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  • Norman Coleman & Donna O’Brien - United States

A global health convergence for approaching infectious and noncommunicable diseases

The coronavirus pandemic has highlighted the threat that sudden stresses pose to health resources and supply chains in all countries, regardless of their income level. With the rapid growth in non-communicable diseases, global health systems are under increasing pressure. Moving to integrated health management systems should be a priority for policymakers.

The views expressed are those of the author and do not necessarily

reflect the position of Re:solve Global Health.


Healthcare systems need to be prepared for a broad array of population requirements. Resource-rich High-Income Countries (HICs) generally have the spectrum of expertise needed. However, the COVID-19 pandemic showed that even rich countries need to divert resources for an infectious disease, depleting resources from routine care and worsening outcomes for non-communicable diseases (NCDs).  The situation is far more dire in low- and middle-income countries (LMICs).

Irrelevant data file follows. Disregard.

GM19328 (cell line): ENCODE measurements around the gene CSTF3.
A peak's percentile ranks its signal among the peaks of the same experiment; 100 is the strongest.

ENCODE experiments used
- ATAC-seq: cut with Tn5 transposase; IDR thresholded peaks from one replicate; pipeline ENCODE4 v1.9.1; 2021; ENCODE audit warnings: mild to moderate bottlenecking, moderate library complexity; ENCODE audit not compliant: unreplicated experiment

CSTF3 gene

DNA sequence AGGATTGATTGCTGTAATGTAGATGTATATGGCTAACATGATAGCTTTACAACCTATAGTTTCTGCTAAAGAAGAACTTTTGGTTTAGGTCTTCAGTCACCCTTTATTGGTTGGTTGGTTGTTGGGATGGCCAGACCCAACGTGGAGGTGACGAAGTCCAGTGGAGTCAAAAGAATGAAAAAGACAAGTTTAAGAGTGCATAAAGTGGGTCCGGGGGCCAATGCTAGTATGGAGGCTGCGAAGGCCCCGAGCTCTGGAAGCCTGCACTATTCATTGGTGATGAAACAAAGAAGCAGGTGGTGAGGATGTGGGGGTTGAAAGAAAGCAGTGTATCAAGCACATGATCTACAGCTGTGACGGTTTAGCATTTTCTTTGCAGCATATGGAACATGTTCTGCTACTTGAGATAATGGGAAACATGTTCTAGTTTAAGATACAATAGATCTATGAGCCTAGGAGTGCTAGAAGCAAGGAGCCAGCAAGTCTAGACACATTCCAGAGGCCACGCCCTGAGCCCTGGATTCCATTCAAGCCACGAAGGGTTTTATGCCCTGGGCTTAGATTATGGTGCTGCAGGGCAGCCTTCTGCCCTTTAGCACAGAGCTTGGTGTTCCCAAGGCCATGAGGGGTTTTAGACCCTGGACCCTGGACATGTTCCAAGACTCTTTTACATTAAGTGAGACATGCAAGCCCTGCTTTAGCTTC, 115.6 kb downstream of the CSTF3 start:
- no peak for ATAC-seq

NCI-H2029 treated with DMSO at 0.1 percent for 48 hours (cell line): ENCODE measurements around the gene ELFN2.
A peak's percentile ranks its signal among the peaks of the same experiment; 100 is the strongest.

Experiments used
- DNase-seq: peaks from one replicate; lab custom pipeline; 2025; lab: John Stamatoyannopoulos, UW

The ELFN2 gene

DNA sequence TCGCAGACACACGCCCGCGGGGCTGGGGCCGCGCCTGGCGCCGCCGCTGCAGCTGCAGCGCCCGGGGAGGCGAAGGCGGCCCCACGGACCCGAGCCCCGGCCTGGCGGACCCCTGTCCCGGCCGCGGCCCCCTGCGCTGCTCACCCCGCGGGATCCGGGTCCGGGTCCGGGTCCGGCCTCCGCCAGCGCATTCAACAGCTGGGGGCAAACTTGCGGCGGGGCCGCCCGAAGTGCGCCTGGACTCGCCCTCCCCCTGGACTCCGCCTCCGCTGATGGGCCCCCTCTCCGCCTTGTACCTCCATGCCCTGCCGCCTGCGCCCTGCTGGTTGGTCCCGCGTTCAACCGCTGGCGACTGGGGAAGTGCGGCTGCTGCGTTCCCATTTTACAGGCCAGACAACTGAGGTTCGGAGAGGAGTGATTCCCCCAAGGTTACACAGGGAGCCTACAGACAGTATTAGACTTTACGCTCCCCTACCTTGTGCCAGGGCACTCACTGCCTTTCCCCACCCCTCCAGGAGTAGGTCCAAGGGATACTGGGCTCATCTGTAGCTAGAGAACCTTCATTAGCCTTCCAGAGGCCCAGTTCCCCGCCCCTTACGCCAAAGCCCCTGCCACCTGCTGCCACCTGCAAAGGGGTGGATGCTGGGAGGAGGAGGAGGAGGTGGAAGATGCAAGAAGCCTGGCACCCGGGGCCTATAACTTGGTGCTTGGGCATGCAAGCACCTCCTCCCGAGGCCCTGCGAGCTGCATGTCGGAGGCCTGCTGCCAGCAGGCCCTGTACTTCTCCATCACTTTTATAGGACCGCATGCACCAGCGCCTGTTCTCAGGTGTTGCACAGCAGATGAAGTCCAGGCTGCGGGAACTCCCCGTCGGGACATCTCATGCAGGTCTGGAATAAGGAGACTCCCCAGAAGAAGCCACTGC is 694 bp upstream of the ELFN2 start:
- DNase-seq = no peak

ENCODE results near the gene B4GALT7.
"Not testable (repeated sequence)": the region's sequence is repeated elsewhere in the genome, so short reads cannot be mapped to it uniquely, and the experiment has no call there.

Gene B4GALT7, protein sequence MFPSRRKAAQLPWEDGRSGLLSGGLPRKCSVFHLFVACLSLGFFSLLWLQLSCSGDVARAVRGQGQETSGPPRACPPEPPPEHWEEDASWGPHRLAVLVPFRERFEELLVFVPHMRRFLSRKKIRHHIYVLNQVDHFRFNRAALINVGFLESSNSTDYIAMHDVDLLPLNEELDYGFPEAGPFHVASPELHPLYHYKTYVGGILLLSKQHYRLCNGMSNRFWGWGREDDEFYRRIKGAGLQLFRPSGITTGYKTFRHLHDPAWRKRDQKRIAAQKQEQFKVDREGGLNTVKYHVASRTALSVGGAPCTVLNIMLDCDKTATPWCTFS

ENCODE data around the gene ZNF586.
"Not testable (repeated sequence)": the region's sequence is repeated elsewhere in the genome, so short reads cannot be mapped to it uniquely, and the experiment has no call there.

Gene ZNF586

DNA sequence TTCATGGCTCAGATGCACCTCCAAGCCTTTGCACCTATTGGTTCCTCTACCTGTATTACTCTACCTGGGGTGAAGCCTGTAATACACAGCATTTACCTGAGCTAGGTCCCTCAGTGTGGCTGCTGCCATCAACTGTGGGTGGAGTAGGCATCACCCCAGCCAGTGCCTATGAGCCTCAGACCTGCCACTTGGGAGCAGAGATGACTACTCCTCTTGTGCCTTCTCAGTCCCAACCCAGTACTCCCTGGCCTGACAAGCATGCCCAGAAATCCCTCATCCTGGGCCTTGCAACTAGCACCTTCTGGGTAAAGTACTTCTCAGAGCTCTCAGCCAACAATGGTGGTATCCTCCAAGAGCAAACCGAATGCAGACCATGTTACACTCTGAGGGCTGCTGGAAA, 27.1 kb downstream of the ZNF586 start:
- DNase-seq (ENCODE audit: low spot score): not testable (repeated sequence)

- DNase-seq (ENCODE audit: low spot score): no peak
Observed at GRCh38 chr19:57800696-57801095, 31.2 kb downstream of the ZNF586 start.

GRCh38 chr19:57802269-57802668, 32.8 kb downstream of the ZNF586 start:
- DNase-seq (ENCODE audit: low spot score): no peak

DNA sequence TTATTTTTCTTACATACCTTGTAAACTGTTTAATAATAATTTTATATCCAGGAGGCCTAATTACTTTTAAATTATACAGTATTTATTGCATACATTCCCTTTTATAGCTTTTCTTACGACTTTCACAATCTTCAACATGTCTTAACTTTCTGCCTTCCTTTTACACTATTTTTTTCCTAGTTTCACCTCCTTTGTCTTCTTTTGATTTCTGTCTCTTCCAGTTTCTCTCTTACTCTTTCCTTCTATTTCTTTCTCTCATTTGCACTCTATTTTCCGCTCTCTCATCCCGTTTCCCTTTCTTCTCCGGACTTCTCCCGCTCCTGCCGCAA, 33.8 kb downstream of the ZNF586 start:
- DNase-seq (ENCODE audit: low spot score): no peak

While the pandemic has highlighted the dangers of infectious diseases (IDs), a slow-motion catastrophe is taking place in LMICs as the burden of NCDs – cardiovascular, respiratory, oncologic and metabolic diseases – comes to equal or eventually surpass that of IDs. According to the World Health Organization (WHO), disability-adjusted life-years for NCDs represented twice the global burden of disease of “communicable, maternal, perinatal and nutritional conditions” in 2016. Yet, the Institute for Health Metrics and Evaluation in 2017 indicated that NCDs receive only a single-digit percentage of health-related development assistance.